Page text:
John Murray4
Canada was one of the first inflation targeters in the world. It started
targeting in February 1991, just a few months after the Reserve Bank of
New Zealand introduced this new revolutionary framework for monetary
policy (please see Appendix for the corresponding presentations,
including figures and tables).
Canada’s experience with inflation targeting has been extremely
positive over the past 24 years. It easily exceeded initial expectations,
and has outperformed all of the other monetary policy frameworks tried
(monetary aggregate targeting, nominal GDP growth targets, pegged
exchange rates, full discretion, and so on).
“Flexible inflation targeting,”

 as it is sometimes called, together with
a fully flexible exchange rate regime, has delivered superior monetary
policy performance in Canada before, during, and after the global
financial crisis. It was stress tested and came through with flying colors.
Moreover, it delivered these results in the context of a financial
system that remained solid throughout the challenging 2007–10 period.
Canada, like other countries such as Australia, has demonstrated that
there is no necessary tradeoff between monetary stability and financial
stability. The two are jointly achievable and, indeed, inexorably bound.
The bar for introducing any significant changes to Canada’s existing
framework, therefore, is very high. Although flexible inflation targeting

John Murray is Deputy Governor,

 Bank of Canada.
New Issues in Monetary Policy: International Experience and Relevance for China
may not represent the “end of monetary history” or the best of all
possible regimes, it is the best that we have found so far and has proved
to be remarkably robust and reliable.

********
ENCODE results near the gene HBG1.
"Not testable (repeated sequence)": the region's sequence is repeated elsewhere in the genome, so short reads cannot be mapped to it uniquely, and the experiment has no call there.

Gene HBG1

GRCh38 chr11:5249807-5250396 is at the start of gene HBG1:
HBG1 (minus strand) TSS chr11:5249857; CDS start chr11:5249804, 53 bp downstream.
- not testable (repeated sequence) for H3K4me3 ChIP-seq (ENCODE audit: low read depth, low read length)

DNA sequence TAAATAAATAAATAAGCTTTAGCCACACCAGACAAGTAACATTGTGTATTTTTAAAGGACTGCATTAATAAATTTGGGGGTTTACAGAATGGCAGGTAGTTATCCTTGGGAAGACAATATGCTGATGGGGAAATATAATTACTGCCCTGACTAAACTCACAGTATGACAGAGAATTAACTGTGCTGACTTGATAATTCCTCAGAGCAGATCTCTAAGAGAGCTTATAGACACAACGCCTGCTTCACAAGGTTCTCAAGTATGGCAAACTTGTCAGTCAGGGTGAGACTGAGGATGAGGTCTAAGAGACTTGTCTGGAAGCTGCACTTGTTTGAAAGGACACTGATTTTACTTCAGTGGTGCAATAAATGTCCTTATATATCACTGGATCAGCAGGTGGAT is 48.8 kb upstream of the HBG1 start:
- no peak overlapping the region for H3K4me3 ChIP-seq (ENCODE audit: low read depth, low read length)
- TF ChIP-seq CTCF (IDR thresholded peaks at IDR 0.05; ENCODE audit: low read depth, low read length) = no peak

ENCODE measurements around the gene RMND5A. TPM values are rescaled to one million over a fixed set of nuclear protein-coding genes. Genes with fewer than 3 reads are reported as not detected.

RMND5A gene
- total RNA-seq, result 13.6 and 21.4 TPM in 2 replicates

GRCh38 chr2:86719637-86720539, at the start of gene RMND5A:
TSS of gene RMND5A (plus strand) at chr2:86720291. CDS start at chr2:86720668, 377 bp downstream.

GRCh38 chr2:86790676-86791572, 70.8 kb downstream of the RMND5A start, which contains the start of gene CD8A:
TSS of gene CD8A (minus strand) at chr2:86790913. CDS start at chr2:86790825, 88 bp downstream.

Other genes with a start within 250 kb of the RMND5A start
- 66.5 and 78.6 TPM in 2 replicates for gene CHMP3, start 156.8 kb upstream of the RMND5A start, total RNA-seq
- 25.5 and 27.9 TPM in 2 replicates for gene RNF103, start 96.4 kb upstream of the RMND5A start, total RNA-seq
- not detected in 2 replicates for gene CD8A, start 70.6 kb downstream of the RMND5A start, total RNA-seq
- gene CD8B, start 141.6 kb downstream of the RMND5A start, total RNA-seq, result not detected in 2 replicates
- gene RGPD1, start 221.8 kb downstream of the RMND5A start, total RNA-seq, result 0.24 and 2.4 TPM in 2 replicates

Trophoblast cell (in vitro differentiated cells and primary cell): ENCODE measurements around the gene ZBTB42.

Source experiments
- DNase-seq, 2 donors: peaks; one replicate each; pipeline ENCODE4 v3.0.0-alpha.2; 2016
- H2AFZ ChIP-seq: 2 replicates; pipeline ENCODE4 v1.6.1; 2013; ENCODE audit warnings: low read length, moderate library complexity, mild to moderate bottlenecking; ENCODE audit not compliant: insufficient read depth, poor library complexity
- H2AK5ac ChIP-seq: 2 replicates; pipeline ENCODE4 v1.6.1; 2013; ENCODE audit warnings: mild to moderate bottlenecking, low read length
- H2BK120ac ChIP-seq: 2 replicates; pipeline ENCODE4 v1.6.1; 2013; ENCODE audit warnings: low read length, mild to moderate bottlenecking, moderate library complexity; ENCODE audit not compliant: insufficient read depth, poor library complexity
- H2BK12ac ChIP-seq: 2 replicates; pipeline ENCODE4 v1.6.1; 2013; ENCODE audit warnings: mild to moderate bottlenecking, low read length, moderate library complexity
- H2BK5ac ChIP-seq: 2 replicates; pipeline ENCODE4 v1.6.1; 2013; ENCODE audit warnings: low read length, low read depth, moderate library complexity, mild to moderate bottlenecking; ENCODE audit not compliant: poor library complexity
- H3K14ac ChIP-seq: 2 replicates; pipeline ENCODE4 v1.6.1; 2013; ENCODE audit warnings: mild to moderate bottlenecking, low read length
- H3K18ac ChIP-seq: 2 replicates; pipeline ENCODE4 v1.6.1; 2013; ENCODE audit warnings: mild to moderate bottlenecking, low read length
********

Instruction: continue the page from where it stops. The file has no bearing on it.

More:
Canada’s inflation targeting framework is supported by a joint agreement
between the Bank of Canada and the government of Canada, which sets
the inflation objective and gives the central bank effective independence
for achieving it. Every five years, however, the Bank and the government
are required to renew the terms of the agreement.
This regular renewal is viewed as a positive feature, ensuring that
any new advances in monetary policy thinking are embedded in the latest
framework, and that any desirable adjustments are made on a timely
basis. Although no major changes have been introduced since the early
1990s, when we moved to a 2 percent target, the Bank has a fiduciary
responsibility to continually look for possible improvements.
The last renewal was in 2011, and three fundamental questions
were asked in the run-up to it. Indeed, these are the same questions that
many other central banks are now asking themselves after the crisis. In a
sense, therefore, the Bank of Canada has already provided tentative
The three questions were (1) is 2 percent still the right inflation

 (2) would price-level targeting be better than inflation targeting;
and (3) should our inflation targeting framework be modified to give
more explicit recognition to financial stability concerns.
The short answers to these questions were (1) yes, (2) no, and (3)
no. Although some promising evidence was uncovered suggesting that
there might be a small net benefit associated with moving to a lower
inflation target or moving to a price-level target (or some combination of
the two), the prospective gains were not thought to be worth the risks.
Why change a framework that seemed to be working so well, especially
in such an uncertain environment?

New Issues in Monetary Policy: International Experience and Relevance for China
The idea of giving greater recognition to financial stability concerns
was also rejected. The Bank found that the existing monetary policy
framework had enough flexibility to serve as an effective financial
stability tool when required. No new adjustments to the agreement were
It is important to note in this regard that the Bank viewed monetary
policy as, at best, the third or fourth line of defense in meeting its
financial stability objectives. Individual responsibility on the part of
borrowers and lenders was the first line of defense. Micro-prudential
oversight was the second, followed by macro-prudential measures.
Monetary policy could play a helpful complementary role, at times, but
other, more targeted remedies would generally be preferred.
In short, the research in the run-up to the renewal of the 2011
agreement, coupled with the experience during the crisis, gave a
renewed appreciation for the framework already in place.

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